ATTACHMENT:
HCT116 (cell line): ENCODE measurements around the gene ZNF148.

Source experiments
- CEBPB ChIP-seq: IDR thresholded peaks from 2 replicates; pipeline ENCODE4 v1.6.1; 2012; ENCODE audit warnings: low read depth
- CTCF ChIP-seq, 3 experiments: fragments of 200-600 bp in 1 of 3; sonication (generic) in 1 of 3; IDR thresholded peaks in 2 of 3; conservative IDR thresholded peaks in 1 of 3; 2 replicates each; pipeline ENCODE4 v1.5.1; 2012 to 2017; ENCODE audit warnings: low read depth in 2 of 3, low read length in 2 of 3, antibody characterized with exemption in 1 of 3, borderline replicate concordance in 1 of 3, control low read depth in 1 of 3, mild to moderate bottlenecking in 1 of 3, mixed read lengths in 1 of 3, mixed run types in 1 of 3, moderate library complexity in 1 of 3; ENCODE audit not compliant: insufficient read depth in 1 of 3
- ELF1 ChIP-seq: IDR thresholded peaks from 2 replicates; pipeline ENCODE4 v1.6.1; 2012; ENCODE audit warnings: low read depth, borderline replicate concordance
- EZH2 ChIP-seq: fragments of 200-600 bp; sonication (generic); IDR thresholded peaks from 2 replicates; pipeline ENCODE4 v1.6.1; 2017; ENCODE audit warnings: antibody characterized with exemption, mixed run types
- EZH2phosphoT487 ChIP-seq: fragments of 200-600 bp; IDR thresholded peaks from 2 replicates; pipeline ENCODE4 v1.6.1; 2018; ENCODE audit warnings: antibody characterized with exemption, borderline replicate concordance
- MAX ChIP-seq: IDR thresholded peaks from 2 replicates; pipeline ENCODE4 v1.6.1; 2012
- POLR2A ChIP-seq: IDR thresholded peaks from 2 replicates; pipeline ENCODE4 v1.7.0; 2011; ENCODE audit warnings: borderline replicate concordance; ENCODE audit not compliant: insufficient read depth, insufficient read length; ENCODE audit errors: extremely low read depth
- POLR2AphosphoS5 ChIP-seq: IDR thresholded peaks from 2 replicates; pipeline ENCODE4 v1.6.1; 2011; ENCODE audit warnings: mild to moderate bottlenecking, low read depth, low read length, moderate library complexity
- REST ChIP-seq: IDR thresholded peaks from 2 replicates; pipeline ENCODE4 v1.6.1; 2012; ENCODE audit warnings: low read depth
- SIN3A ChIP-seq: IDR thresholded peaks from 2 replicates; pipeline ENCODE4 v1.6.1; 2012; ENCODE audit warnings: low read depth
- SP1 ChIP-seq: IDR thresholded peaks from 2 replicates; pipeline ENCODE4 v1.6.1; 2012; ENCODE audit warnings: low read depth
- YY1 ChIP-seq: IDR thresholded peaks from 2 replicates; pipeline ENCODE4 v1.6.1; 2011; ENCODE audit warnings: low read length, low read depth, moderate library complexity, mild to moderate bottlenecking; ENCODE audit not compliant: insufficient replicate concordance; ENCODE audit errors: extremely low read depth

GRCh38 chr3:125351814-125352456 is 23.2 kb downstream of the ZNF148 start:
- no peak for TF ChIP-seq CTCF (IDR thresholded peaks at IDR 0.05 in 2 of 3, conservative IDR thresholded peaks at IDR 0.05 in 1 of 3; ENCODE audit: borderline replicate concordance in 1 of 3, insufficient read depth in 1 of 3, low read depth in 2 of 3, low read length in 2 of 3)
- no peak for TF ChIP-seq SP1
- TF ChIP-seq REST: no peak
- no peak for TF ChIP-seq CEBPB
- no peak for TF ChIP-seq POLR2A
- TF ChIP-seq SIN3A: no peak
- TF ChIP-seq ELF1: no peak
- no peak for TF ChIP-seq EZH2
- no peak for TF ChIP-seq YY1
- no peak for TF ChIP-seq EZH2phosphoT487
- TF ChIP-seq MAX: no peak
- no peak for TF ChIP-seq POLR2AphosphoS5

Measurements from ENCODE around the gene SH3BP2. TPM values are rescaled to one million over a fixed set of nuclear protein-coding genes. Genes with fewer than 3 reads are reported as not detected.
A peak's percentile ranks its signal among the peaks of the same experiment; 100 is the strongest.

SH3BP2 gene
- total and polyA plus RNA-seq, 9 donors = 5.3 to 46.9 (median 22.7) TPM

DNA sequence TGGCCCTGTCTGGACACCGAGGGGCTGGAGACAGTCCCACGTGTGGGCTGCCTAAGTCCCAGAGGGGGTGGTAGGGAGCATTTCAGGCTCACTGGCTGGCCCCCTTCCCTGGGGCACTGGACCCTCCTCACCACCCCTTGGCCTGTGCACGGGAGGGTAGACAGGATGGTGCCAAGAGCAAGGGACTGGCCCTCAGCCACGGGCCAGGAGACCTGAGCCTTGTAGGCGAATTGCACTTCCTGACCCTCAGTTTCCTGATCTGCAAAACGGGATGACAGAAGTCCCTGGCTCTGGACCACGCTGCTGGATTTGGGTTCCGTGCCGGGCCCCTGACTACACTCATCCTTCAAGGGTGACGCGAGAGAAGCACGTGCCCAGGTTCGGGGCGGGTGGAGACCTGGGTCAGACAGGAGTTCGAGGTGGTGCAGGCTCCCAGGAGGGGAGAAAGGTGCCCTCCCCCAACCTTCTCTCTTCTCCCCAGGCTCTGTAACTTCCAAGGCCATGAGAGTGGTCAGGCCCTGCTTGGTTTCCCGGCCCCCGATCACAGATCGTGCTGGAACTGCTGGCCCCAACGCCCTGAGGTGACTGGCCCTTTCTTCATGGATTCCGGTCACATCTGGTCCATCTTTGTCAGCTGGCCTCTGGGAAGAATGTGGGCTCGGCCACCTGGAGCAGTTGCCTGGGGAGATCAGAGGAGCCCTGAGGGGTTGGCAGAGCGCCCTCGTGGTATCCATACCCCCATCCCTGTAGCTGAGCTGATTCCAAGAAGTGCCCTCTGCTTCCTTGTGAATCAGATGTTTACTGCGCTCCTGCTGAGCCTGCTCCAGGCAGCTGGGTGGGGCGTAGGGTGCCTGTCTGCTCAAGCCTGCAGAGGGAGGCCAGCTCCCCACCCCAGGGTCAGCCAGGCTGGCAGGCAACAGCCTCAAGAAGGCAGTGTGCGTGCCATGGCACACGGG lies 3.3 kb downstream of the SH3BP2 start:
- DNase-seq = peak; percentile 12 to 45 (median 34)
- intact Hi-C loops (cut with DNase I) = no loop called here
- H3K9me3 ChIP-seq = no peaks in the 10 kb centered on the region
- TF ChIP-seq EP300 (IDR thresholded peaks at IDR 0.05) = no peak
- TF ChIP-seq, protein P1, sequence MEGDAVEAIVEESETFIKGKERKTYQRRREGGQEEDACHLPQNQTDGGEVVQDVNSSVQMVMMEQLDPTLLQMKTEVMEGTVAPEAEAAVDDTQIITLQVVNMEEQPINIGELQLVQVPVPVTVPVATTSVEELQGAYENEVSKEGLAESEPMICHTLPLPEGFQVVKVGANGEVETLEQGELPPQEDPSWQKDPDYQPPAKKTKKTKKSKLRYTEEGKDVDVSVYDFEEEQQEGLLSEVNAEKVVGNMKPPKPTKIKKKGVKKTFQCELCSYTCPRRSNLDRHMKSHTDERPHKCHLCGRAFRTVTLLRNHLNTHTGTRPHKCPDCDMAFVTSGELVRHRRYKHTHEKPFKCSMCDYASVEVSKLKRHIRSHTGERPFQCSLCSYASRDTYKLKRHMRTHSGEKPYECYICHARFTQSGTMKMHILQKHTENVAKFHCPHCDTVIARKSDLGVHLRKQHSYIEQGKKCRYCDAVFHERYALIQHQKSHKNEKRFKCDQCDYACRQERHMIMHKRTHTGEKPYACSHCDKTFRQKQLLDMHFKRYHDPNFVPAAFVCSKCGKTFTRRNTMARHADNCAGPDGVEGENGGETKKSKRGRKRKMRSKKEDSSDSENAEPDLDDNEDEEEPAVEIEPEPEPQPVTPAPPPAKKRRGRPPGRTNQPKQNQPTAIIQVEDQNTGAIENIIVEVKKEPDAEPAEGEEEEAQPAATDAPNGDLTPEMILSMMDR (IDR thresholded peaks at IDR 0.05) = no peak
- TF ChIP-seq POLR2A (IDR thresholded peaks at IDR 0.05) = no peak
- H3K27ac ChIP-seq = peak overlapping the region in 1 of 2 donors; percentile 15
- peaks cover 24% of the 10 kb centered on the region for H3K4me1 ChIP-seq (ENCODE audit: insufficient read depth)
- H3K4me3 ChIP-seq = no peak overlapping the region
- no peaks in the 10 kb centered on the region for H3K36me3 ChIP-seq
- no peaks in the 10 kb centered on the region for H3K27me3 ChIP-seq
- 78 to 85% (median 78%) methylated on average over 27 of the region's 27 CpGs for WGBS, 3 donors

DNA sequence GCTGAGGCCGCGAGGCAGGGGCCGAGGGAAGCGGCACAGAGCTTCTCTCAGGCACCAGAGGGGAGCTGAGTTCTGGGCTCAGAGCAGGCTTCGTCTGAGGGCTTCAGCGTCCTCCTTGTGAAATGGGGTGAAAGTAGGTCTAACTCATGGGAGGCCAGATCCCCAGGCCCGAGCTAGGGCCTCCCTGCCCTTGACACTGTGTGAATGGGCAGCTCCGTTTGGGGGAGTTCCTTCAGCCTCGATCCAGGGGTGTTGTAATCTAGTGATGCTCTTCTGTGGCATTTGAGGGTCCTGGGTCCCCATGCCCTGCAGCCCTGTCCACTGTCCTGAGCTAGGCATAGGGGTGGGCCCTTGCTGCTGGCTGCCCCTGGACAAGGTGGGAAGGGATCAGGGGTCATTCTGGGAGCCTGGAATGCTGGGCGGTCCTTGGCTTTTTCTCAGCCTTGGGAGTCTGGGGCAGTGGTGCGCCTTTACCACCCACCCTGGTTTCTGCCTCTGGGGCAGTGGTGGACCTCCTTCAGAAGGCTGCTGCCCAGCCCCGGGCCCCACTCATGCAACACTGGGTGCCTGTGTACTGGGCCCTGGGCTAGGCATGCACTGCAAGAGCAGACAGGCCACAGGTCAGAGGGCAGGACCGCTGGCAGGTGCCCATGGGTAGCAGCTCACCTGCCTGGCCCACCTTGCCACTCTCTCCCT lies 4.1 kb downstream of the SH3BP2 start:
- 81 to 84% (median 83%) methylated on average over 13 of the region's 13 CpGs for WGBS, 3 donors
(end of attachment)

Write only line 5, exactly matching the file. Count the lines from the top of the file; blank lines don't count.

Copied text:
- ELF1 ChIP-seq: IDR thresholded peaks from 2 replicates; pipeline ENCODE4 v1.6.1; 2012; ENCODE audit warnings: low read depth, borderline replicate concordance